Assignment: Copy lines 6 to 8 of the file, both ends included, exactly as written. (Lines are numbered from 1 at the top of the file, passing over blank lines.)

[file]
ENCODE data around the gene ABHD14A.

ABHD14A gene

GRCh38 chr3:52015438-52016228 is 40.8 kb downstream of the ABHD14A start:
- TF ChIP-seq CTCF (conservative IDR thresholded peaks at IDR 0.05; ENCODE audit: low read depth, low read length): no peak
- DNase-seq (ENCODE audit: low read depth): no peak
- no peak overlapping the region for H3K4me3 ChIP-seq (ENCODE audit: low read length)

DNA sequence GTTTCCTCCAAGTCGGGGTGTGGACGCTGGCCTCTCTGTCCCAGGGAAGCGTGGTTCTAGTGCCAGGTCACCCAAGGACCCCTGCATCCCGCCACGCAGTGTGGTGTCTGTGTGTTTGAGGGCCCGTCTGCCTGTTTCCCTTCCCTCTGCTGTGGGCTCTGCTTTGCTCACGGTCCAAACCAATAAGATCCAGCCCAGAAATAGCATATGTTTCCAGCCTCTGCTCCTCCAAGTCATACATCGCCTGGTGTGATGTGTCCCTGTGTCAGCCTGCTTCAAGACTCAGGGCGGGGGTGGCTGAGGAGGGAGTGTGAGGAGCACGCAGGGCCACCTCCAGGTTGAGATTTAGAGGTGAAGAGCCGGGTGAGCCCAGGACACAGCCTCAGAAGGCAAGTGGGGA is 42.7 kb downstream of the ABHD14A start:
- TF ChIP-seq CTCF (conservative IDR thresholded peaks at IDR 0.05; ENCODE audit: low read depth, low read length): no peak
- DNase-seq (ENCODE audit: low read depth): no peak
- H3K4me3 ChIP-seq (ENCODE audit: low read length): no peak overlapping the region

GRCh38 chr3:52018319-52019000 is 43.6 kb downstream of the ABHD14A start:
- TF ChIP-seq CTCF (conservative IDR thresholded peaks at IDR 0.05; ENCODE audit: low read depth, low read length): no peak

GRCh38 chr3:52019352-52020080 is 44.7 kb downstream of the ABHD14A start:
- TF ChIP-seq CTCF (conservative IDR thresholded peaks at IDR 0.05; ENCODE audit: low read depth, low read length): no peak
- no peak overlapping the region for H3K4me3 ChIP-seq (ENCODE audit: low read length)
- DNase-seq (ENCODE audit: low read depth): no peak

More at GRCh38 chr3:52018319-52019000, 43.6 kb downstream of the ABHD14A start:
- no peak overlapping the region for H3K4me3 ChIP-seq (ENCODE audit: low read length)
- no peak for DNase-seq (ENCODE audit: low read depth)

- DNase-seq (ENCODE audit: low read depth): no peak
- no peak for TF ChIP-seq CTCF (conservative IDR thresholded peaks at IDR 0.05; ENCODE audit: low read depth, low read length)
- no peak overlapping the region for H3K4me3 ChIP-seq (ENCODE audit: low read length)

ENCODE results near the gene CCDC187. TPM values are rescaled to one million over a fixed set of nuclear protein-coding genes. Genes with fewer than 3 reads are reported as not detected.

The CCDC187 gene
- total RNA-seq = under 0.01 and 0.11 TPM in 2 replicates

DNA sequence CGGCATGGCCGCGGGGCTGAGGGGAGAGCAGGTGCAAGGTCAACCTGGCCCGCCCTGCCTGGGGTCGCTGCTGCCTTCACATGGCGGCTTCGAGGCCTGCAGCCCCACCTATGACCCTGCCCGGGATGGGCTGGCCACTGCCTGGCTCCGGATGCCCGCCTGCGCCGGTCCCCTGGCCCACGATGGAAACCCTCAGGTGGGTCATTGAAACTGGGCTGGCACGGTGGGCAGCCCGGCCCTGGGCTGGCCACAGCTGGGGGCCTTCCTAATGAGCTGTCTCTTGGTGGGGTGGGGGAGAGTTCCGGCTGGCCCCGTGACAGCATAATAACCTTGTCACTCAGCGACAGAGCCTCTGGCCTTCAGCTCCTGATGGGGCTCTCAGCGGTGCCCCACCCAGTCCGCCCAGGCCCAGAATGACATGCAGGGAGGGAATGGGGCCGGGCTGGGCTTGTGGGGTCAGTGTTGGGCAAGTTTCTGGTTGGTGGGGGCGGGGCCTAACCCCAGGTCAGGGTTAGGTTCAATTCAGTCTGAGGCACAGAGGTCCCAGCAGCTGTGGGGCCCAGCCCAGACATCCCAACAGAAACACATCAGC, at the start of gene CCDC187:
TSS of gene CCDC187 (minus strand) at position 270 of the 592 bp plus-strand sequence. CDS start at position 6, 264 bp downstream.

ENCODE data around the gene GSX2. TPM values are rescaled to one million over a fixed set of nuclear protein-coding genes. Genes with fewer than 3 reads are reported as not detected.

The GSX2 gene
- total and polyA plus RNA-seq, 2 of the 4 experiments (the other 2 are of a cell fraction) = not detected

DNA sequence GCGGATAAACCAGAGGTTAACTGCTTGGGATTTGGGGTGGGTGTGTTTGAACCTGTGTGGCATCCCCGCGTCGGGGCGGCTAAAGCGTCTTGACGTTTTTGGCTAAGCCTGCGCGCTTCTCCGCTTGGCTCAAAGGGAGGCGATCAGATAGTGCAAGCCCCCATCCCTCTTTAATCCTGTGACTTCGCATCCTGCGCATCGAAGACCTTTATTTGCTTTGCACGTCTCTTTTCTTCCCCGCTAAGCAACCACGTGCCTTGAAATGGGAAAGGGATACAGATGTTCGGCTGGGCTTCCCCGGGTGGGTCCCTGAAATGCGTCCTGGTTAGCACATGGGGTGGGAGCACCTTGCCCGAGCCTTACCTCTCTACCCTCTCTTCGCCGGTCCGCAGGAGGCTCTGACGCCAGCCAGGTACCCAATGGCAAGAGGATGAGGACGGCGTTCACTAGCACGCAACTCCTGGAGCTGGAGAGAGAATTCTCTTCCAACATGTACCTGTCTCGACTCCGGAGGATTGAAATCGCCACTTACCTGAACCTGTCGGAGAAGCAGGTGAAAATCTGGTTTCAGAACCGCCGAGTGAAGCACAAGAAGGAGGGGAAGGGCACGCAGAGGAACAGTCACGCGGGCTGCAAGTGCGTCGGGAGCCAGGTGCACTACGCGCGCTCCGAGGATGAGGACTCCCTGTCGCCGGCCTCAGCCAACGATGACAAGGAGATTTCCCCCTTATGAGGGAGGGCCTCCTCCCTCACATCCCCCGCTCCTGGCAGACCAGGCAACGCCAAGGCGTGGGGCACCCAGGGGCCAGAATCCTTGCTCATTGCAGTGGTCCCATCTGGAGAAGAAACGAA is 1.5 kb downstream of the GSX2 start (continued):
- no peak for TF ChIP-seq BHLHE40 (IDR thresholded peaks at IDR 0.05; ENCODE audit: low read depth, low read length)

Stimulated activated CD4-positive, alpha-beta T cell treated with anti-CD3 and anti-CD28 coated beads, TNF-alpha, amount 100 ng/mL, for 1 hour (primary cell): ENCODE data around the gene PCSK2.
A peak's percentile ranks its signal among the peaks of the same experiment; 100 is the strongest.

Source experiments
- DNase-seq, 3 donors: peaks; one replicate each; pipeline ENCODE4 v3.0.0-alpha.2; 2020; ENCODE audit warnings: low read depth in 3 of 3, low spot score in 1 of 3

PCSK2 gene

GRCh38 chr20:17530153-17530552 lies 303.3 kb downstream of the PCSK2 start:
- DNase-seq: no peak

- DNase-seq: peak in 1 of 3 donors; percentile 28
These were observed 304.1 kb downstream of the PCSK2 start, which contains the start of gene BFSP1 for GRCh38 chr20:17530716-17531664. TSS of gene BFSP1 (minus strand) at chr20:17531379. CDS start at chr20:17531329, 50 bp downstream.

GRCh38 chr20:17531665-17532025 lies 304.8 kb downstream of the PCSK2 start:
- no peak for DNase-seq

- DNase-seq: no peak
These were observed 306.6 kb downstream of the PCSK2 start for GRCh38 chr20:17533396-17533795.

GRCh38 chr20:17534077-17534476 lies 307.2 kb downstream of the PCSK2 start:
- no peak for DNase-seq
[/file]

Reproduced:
- no peak overlapping the region for H3K4me3 ChIP-seq (ENCODE audit: low read length)

DNA sequence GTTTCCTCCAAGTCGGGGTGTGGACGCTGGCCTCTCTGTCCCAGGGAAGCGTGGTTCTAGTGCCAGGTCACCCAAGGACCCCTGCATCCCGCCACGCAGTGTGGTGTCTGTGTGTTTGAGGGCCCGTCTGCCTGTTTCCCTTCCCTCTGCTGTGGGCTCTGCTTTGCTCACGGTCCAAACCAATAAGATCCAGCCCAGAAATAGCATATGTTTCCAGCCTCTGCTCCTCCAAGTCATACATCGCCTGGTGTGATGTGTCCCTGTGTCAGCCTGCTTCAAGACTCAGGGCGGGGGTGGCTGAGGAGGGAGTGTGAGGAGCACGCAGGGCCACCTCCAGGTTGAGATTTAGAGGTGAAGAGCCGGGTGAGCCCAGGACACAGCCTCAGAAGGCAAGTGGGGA is 42.7 kb downstream of the ABHD14A start:
- TF ChIP-seq CTCF (conservative IDR thresholded peaks at IDR 0.05; ENCODE audit: low read depth, low read length): no peak